The Owner’s Real Job (Ownership Bottleneck Series Part 4)

This is the last leg of the Ownership Bottleneck Series where we answer the penultimate question: What’s the owner’s role?

But before we dig in, in Part 3 of this series, we spent a bit of time talking about, well… our feelings and stuff.

Specifically, why it so often feels isolating and lonely as an entrepreneur. The most accountable, the least vulnerable, and often the most insulated from reality in the organization.

Today, we’re going to revisit and explore this idea from another angle.

Don’t worry, not the “lay back on the leather couch and go over your childhood with a fine-tooth comb” type exploration…

But in a more literal and pragmatic sense.

It’s lonely at the top for another reason:

Because your highest best contribution isn’t like that of anyone else on your team.

If you do all of those wonderful things we’ve been preaching for the last three weeks (delegate, build your team, hold them accountable) your day-to-day work is going to look far different than it does today.

So I’m gonna do it again… and bring up my boy Gino Wickman and Traction.

Fun fact: To date, I’ve read this book 6 times cover to cover.

And if you also choose to partake, you’ll eventually come across this doozy of an image on p. 97 that perfectly illustrates why it can feel “lonely at the top,” but at the same time necessary and important that you get there.

eos visionary image

The true role of the operating brewery ownership: that of the Visionary/Integrator duo.

And to be clear, it may be the case that you’ll have additional co-founder/co-owners in other seats… but it’s the yin/yang of the Visionary/Integrator mix that is very different than what most of us perceive the roles at the top to be. (And yup, there’s an assessment to identify which one fits your personality).

The Visionary should be responsible for Big Picture ideas, R&D, seeing around the corner, acting as the face of the company…

The Integrator is more connected to the day-to-day, but still is in a league of their own, responsible for facilitating the smooth function of the organization as a whole (and creating space for the Visionary to do their thing)…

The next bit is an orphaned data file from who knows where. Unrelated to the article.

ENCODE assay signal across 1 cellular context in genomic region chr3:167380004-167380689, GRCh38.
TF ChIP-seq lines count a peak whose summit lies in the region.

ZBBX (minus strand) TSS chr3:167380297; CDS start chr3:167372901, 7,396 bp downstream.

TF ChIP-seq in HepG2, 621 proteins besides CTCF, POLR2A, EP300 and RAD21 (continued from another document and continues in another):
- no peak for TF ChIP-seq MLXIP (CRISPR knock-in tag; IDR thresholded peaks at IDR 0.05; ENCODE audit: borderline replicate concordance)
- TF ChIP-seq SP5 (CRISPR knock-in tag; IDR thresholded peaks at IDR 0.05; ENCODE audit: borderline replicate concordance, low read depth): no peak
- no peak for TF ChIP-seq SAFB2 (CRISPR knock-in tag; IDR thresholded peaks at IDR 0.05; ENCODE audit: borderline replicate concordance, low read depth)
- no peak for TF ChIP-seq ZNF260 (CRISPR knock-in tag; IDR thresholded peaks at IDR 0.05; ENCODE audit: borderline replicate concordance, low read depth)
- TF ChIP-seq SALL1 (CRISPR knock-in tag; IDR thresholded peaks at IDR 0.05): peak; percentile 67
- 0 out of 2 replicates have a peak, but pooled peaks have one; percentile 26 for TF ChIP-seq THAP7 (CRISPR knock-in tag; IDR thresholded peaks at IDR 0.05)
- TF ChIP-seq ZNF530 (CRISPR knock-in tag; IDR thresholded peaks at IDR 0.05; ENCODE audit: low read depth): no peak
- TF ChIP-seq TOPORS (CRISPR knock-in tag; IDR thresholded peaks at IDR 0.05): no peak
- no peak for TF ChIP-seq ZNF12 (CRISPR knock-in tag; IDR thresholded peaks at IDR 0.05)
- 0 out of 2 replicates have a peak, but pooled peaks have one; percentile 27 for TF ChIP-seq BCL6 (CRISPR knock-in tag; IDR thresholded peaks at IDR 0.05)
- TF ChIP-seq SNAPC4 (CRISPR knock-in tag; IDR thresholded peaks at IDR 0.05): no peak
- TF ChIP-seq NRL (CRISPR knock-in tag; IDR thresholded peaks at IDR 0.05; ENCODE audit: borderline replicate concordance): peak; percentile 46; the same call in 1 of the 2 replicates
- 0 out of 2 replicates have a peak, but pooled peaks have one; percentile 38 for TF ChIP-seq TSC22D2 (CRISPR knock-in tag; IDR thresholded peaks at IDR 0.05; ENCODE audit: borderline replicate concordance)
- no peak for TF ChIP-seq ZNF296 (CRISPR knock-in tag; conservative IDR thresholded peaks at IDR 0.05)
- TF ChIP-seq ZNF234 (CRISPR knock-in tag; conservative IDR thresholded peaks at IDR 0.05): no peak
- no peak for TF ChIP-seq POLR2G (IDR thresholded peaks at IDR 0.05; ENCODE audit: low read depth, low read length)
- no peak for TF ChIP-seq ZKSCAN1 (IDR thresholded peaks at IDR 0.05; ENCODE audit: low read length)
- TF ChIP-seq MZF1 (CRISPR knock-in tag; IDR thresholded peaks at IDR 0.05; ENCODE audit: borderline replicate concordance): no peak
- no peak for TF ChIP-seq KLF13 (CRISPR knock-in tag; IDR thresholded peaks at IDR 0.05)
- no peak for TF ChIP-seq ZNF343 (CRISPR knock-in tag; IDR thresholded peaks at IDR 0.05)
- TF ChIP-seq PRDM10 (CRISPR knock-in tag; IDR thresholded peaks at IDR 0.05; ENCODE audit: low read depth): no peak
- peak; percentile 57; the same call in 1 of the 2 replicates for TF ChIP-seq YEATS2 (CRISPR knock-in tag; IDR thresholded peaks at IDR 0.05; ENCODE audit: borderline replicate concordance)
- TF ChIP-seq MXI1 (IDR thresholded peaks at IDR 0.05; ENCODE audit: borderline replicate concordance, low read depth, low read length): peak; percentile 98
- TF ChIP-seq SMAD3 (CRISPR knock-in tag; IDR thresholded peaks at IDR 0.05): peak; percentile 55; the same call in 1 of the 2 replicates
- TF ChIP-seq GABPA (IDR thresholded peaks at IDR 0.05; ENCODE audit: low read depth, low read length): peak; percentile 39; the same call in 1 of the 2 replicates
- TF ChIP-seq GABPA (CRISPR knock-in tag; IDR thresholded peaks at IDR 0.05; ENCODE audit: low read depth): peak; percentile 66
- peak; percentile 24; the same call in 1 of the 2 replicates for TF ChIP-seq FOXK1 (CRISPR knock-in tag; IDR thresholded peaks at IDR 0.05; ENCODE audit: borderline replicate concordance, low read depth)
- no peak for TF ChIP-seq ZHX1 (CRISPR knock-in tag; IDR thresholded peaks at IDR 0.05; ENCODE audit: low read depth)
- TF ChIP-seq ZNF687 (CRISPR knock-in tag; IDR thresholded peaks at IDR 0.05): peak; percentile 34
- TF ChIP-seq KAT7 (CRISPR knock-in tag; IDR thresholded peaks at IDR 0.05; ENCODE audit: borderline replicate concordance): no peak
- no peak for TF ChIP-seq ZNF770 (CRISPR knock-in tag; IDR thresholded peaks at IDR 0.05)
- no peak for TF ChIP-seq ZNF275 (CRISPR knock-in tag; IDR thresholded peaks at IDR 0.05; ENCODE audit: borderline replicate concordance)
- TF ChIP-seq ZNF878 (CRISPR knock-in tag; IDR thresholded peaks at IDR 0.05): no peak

All of this means that no one is going to be doing the work that you’re doing.

Sales will do sales.
Marketing will do marketing.
Production will do production.

And they all have their hands in the day-to-day activities that make the brewery go round.

You? Not so much.

Is this a good thing and what you’d always hoped would happen? Yes.

Is it what you expected and easy to transition into? Hell no.

This last portion of the Ownership Bottleneck Series is dedicated to thinking through this problem:

  • What happens when you do manage to get yourself out of the grind?
  • Where do you fit in now so that you can continue to drive the brewery forward… without stepping on toes and mucking up the momentum?
  • And how do you do all of that so that you still feel in control of your business and connected to your people?

Let’s get into it.

The Owner’s Job

There is no handbook for entrepreneurship.

entrepreneurship handbook image
(For just $106.44 you too can pose as a business owner at dinner parties.)

Yes there are approximately 18 million books you can read, but when it comes down to it…

You either got it or don’t.

That fire-in-the-belly compulsion to build something, dog-on-a-bone level of commitment, and one single speed of operation… grind.

Now to be clear, those qualities are both big strengths AND big weaknesses. And I’ve been in the throes of all of those myself for the last 17 years.

Which means I’m speaking from direct experience when I say that the problem with making this transition that we’ve been talking about is that, unless redirected, all of this excess drive and energy that constitutes you the entrepreneur… starts to spill over in counterproductive ways.

You start to meddle in your team’s workflow.
You start dreaming up new product lines and facilities.
You start pursuing crazy, out-of-left-field ideas that drive everyone nuts.

It’s just as The Scorpion and The Frog teaches us…

A scorpion asks a frog to carry it across a river. The frog hesitates, afraid of being stung by the scorpion, but the scorpion argues that if it did that, they would both drown. The frog considers this argument sensible and agrees to transport the scorpion. The scorpion climbs onto the frog’s back and the frog begins to swim, but midway across the river, the scorpion stings the frog, dooming them both. The dying frog asks the scorpion why it stung, to which the scorpion replies “I couldn’t help it. It’s in my nature.”